What is diagnostic hysteroscopy?
An abdominal hysterectomy is surgery to remove the uterus through a cut in the belly (abdomen). The uterus (womb) is the muscular organ at the top of the vagina. Babies grow in the uterus, and menstrual blood comes from the uterus.
A subtotal hysterectomy, also called a supracervical hysterectomy, is the removal of the part of the uterus called the fundus. The cervix is not removed.
A total hysterectomy is the removal of the uterus and the cervix.
A radical hysterectomy is the removal of the uterus with the cervix and tissue on the sides of the cervix.
Other female organs–the ovaries and fallopian tubes–may also be removed when the uterus is removed.
When is it used?
There are many reasons why you and your healthcare provider may decide to take out your uterus. Some of the problems that may be treated with a hysterectomy are:
- growths in the uterus called fibroids
- heavy bleeding that has not been controlled with medicine, dilatation and curettage (D&C), or endometrial ablation
- endometriosis that causes pain or bleeding and does not respond to other treatments (Endometriosis is a growth of tissue from the uterus outside the uterus.)
- pelvic pain that does not go away
- a prolapsed (fallen) uterus, which happens when the uterus drops down into the vagina from weakened muscles and weakened supporting tissues in the vagina
- precancerous or cancerous cells on the cervix or on the lining of the uterus
Examples of possible alternatives to an abdominal hysterectomy are:
- having the uterus removed through a cut in the vagina (vaginal hysterectomy) or with a lighted tube with a camera (laparoscopic hysterectomy)
- taking medicine to treat some types of problems
- having a hysteroscopy or laparoscope to treat some problems
- having D&Cs to control abnormal bleeding
- treating precancerous cells of the cervix with conization (removing a cone-shaped part of the cervix)
- removing an area of endometriosis without removing the uterus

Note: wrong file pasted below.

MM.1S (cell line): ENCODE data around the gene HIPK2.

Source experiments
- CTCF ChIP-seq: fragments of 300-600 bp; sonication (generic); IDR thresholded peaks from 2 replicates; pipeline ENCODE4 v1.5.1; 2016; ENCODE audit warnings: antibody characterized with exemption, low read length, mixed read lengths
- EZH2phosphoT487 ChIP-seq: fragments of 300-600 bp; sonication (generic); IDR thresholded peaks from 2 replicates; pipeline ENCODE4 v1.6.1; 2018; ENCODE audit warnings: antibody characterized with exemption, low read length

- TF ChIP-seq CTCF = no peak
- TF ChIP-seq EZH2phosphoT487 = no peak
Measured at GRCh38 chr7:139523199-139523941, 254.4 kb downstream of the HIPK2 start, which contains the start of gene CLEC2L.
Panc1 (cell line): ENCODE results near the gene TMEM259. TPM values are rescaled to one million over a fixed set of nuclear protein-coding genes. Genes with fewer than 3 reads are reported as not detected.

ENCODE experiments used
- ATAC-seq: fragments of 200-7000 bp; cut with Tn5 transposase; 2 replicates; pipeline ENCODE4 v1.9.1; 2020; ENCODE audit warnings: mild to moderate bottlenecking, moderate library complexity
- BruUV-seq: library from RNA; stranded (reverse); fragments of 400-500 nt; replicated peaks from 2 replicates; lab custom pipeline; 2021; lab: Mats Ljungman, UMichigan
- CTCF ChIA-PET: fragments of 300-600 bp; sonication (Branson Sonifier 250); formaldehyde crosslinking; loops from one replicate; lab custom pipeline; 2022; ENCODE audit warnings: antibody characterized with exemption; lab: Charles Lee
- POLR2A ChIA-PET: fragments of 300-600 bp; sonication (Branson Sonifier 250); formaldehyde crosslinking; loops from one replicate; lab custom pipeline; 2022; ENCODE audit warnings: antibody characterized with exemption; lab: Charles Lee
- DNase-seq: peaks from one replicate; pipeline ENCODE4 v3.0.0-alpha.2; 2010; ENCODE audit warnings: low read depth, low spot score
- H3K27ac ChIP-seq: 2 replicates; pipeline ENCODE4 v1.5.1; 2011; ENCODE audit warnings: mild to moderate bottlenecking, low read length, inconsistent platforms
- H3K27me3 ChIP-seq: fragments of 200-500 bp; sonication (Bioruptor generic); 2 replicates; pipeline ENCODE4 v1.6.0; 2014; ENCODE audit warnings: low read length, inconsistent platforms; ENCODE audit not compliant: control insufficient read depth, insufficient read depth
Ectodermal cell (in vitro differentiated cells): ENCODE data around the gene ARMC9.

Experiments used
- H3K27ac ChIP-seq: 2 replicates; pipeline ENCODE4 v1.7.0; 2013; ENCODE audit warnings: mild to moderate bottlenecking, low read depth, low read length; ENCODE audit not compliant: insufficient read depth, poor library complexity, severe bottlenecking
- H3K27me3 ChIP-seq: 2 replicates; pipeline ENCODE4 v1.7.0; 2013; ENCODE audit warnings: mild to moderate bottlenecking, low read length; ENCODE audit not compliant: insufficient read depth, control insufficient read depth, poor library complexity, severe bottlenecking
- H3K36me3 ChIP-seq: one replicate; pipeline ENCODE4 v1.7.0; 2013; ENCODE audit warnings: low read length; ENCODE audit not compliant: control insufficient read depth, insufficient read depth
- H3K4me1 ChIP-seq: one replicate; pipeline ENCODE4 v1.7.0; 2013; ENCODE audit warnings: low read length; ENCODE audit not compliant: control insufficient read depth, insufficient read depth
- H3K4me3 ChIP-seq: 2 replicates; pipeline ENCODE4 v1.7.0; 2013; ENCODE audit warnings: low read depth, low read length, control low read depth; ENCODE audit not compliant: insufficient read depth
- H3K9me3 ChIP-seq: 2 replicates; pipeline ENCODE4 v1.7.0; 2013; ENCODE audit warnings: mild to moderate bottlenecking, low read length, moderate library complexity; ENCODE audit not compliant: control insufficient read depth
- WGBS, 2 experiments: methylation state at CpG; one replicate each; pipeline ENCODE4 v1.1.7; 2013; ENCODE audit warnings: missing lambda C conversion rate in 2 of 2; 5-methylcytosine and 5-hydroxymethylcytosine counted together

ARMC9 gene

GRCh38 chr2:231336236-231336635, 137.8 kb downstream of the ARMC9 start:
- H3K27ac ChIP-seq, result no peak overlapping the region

- removing fibroids without removing the uterus (a procedure called a myomectomy)
- knowing and understanding the risks of your condition but choosing not to have treatment
You should ask your healthcare provider about these choices.
How do I prepare for an abdominal hysterectomy?
Plan for your care and recovery after the operation. Find someone to drive you home after the surgery. Allow for time to rest. Try to find other people to help you with your day-to-day duties.
Follow your healthcare provider’s instructions about not smoking before and after the procedure. Smokers heal more slowly after surgery. They are also more likely to have breathing problems during surgery. For these reasons, if you are a smoker, you should stop smoking at least 2 weeks before the procedure. It is best to stop smoking 6 to 8 weeks before surgery.
If you need a minor pain reliever in the week before surgery, choose acetaminophen rather than aspirin, ibuprofen, or naproxen. This helps avoid extra bleeding during surgery. If you are taking daily aspirin for a medical condition, ask your provider if you need to stop taking it before your surgery. Be sure to tell your healthcare provider what medicines you are taking, including nonprescription drugs and herbal remedies.
Follow any instructions your provider gives you. Your provider may tell you to eat a light meal, such as soup or salad, the night before the procedure. Do not eat or drink anything after midnight and the morning before the procedure. Do not even drink coffee, tea, or water.
Your provider may give you a laxative to take the night before the surgery or an enema the morning before the surgery.
What happens during the procedure?
You will be given a regional or general anesthetic. A regional anesthetic numbs part of your body while you stay awake. It should keep you from feeling pain during the operation. A general anesthetic relaxes your muscles and causes a deep sleep. It will keep you from feeling pain during the procedure.